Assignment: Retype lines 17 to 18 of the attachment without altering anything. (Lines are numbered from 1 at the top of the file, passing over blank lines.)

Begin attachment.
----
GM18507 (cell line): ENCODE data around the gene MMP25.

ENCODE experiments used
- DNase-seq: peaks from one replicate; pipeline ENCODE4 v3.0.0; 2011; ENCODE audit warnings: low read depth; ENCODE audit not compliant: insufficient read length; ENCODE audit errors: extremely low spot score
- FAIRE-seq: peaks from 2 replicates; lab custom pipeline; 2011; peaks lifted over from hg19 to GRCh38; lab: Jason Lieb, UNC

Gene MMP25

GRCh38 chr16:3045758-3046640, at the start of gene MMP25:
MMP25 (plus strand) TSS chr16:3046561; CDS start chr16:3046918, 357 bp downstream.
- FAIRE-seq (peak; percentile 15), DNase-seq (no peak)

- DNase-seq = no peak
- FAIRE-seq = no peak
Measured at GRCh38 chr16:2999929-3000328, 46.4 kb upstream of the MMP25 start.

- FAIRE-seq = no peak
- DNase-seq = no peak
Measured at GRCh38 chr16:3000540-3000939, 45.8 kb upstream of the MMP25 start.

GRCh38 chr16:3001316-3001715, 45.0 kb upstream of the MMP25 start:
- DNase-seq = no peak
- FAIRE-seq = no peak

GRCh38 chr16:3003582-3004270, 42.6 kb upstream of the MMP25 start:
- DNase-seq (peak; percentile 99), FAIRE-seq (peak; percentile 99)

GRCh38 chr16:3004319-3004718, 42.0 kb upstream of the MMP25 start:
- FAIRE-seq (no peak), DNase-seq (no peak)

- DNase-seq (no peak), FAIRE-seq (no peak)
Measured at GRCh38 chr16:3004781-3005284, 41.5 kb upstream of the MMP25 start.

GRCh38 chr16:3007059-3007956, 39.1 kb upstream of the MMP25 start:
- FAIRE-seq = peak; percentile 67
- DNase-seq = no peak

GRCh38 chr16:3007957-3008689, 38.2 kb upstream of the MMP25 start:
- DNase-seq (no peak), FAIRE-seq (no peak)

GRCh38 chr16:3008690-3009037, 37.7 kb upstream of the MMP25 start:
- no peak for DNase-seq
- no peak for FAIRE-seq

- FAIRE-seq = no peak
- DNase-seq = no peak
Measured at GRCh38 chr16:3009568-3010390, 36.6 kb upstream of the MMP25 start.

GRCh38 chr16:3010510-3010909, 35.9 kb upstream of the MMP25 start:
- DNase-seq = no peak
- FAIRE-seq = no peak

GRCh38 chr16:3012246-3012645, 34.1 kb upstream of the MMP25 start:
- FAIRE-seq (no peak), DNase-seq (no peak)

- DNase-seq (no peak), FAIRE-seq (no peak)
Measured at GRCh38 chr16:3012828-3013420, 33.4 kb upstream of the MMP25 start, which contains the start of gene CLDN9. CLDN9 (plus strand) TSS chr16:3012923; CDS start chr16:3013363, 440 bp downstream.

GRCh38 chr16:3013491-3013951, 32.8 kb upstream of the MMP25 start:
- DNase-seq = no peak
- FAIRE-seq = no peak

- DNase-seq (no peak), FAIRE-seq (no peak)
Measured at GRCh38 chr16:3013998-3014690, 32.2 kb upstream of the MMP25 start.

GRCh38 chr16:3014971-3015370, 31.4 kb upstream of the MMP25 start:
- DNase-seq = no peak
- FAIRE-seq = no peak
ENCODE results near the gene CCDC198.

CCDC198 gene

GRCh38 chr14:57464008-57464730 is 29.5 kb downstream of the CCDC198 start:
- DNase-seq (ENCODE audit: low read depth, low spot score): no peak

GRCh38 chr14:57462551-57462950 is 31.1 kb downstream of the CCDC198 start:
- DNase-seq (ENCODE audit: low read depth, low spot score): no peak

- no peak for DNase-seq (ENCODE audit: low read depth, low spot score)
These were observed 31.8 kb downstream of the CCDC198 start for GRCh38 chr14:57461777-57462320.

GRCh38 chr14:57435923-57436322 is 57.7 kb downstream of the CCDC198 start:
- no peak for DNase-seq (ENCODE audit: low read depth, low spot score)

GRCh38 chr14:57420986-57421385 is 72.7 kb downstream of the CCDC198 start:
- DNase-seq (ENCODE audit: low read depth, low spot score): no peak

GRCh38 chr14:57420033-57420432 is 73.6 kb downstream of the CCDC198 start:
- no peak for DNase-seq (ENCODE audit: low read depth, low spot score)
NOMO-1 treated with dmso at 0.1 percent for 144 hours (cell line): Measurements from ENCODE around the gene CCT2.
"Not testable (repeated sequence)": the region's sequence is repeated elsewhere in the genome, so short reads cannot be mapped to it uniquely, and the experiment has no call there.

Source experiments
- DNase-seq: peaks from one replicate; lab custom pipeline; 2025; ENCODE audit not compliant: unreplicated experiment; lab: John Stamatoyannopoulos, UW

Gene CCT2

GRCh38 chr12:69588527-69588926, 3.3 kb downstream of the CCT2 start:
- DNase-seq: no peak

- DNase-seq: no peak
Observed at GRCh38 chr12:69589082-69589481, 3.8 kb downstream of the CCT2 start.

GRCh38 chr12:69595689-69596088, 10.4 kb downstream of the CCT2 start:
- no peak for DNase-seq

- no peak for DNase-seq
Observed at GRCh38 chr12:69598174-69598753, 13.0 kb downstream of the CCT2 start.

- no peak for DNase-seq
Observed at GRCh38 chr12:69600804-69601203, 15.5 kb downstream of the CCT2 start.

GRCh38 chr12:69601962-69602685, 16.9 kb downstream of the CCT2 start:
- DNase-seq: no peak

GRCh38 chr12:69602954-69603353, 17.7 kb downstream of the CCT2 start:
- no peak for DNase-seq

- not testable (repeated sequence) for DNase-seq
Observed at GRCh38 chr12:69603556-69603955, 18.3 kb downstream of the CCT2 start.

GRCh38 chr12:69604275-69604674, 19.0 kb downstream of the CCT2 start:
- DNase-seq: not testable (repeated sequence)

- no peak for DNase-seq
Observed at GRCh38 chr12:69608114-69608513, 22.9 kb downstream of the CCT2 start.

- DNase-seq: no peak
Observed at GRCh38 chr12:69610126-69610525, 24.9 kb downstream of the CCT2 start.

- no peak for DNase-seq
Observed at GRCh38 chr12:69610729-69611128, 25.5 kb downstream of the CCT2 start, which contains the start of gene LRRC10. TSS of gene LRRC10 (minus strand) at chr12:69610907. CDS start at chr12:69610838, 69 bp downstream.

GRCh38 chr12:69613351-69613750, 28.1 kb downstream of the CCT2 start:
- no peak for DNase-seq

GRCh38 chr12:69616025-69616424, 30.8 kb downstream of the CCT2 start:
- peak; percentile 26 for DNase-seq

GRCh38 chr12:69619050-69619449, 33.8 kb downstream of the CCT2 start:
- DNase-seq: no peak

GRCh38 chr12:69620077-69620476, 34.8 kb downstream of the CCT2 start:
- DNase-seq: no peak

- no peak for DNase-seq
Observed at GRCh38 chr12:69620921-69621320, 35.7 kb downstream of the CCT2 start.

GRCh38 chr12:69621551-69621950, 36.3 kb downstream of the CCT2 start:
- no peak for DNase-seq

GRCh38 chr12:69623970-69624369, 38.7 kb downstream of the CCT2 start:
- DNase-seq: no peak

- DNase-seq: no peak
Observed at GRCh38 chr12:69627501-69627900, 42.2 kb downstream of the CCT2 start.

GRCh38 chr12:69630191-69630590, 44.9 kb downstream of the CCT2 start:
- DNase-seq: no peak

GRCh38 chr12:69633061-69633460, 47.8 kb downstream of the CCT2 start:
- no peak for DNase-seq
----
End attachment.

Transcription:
- FAIRE-seq = no peak

GRCh38 chr16:3003582-3004270, 42.6 kb upstream of the MMP25 start: